|By Patrick Burke||
|September 14, 2012 01:00 PM EDT||
With a growing amount of software applications using the Software-as-a-Service model, experts claim that software piracy will eventually be eliminated.
Others, however, are claiming that users will just find ways to circumvent everything so that they won't pay for software use.
The Business Software Alliance (BSA) released new survey results revealing 42 percent of the 15,000 PC users-respondents in 33 countries admitted to sharing their login credentials to paid cloud computing services with other people within their organizations, according to an article on CloudTimes.org.
According to BSA President and CEO Robert Holleyman, such an act doesn't constitute piracy, as some cloud computing services do allow simultaneous logins using just one account. Other than that, sharing login credentials can cause terms of service violations or license abuse.
Some members of BSA believe cloud applications will greatly minimize software piracy. Last year, in an interview with Forbes, Adobe Systems CEO Shantanu Narayen said that piracy will be significantly reduced because cloud and Software-as-a-Service applications will continuously require an Internet connection.
Kevin Lalor, Business Intelligence 101 CEO and founder, agrees with Narayen's position regarding software piracy. According to Lalor, SaaS applications are able to track account usage and logins. Thus, software piracy will eventually be eliminated with the cloud's subscription model. Cloud Sherpas Chief Technology Officer David Hoff also believes that with real-time analytics offered by cloud computing applications, it is now possible for the software publisher to gain basic control over their applications.
Cloud Computing Is Unavoidable in the Automotive Industry
Cloud computing is bound to change the auto industry and the driving experience as we know it, according an an article on CloudTweaks.com.
Three main areas of the automobile industry that could experience the greatest impact of cloud computing are: partnerships and integration, the manufacturer-dealer-customer chain and auto infotainment.
Partnerships and integration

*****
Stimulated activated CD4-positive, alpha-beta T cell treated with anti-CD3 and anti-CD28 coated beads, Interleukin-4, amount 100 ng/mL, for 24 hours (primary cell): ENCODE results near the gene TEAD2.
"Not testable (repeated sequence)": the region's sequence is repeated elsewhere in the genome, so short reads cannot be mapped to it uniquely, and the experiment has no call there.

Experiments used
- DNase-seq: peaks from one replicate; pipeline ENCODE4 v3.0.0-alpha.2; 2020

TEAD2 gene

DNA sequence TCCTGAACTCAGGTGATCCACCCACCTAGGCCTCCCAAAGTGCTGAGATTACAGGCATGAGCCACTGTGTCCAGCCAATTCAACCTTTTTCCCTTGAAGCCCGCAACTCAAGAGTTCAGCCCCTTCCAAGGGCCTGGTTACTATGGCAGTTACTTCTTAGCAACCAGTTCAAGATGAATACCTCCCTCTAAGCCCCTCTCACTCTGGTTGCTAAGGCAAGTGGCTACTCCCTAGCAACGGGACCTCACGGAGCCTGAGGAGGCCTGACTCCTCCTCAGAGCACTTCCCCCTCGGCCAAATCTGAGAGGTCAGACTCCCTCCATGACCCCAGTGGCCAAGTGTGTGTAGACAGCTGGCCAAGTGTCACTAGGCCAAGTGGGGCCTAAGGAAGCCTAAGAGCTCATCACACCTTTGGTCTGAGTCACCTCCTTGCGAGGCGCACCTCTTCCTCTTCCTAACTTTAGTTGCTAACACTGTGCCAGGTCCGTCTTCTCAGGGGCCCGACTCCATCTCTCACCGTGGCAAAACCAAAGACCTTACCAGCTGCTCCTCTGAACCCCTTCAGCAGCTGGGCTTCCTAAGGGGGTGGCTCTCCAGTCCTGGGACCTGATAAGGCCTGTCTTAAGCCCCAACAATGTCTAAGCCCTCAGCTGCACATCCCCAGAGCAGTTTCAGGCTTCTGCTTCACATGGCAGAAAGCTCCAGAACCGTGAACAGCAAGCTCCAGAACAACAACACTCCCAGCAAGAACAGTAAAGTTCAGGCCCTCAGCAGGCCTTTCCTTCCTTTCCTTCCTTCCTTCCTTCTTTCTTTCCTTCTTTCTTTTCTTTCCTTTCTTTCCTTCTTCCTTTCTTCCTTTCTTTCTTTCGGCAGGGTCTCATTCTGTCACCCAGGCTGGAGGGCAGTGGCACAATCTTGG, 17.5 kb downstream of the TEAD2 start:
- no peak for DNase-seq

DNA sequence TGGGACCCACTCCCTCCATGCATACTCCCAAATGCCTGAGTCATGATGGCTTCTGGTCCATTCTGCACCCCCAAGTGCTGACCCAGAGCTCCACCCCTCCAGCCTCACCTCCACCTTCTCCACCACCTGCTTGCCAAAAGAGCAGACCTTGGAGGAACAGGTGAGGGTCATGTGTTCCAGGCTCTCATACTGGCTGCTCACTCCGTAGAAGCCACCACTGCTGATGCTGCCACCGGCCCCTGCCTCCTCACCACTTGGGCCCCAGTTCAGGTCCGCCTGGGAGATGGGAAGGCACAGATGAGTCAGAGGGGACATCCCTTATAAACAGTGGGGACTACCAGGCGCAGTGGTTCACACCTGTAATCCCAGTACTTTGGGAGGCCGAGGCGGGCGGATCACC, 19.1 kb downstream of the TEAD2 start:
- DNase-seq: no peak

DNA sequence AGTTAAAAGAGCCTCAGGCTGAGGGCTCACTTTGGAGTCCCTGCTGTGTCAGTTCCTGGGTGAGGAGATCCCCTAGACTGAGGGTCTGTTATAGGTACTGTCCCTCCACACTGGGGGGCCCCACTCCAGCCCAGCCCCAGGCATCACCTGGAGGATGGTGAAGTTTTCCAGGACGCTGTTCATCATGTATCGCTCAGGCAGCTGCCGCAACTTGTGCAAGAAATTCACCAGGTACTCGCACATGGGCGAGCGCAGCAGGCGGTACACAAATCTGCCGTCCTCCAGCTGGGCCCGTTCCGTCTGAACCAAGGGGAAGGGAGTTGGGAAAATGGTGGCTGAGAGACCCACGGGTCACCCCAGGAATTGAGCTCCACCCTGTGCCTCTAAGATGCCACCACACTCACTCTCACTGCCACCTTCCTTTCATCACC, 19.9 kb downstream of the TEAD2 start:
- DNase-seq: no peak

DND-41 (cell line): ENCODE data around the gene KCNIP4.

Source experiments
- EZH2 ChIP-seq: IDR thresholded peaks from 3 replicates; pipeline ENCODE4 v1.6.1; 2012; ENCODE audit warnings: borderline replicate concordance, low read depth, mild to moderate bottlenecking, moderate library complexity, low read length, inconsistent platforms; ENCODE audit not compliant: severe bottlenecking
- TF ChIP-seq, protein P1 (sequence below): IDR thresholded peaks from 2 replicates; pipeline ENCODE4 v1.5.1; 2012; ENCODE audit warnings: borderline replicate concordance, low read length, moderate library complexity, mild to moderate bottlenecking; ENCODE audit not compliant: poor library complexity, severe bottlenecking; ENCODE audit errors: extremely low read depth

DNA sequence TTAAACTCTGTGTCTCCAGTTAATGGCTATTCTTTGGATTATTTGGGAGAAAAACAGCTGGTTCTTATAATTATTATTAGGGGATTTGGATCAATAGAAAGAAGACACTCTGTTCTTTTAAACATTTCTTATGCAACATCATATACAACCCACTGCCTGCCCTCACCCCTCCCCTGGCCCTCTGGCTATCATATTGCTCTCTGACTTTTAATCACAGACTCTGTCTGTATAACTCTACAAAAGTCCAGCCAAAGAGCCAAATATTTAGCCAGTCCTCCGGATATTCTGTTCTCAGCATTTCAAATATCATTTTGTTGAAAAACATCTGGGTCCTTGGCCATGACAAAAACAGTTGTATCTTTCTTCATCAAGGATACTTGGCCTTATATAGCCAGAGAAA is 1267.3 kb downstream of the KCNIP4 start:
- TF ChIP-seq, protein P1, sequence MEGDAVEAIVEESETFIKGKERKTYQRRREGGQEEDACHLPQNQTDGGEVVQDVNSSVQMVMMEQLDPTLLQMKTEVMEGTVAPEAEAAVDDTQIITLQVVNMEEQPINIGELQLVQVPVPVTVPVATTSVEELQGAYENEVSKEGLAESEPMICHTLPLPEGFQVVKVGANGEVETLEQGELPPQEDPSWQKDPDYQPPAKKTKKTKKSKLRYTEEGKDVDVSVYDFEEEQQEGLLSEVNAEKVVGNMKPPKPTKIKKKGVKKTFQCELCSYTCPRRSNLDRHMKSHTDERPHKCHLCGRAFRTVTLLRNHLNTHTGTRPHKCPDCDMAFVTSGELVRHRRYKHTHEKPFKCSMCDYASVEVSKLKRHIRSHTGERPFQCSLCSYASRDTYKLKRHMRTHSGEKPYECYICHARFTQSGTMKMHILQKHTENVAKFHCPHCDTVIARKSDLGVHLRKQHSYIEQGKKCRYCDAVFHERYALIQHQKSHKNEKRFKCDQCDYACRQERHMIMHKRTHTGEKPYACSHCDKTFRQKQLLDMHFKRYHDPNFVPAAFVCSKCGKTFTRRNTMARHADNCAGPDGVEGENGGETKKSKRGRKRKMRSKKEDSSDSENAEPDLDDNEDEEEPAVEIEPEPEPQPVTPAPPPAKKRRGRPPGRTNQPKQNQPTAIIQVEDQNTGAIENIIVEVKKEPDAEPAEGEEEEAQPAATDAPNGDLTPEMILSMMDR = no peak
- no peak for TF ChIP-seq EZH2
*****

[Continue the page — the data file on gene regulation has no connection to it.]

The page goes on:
Consumer demographics are changing, with more attention being directed at technological integration of scalable systems that are affordable and easily adaptable. This has required mergers and partnerships between technology and automotive companies in order to form a manageable synergy for competitive and quality delivery.
Global challenges have compelled the industry to look for innovative ways to cut costs and deliver vehicles that will match consumer needs. Cloud computing is proving to be essential for this. A good example is the need for outsourcing external solutions that qualify their own infrastructural and personnel resources. These cloud-based outsourced services may include engineering or administrative solutions that are available through cloud computing platforms. Such services will help manufacturers stay afloat on a competitive level while accessing and holding full control privileges of the outsourced infrastructure.
The present navigation and infotainment systems in cars will be significantly improved by cloud computing. These systems cover every area from vehicle tracking, GPS systems, to entertainment and Internet access on the go. The aspect of voice control is a near sure thing in the car of the future, and the only deterrent at present is the fact that such systems need massive processors and software, a challenge that is aptly addressed by the use of cloud computing. All these will deliver remarkable experience for the driver and passengers.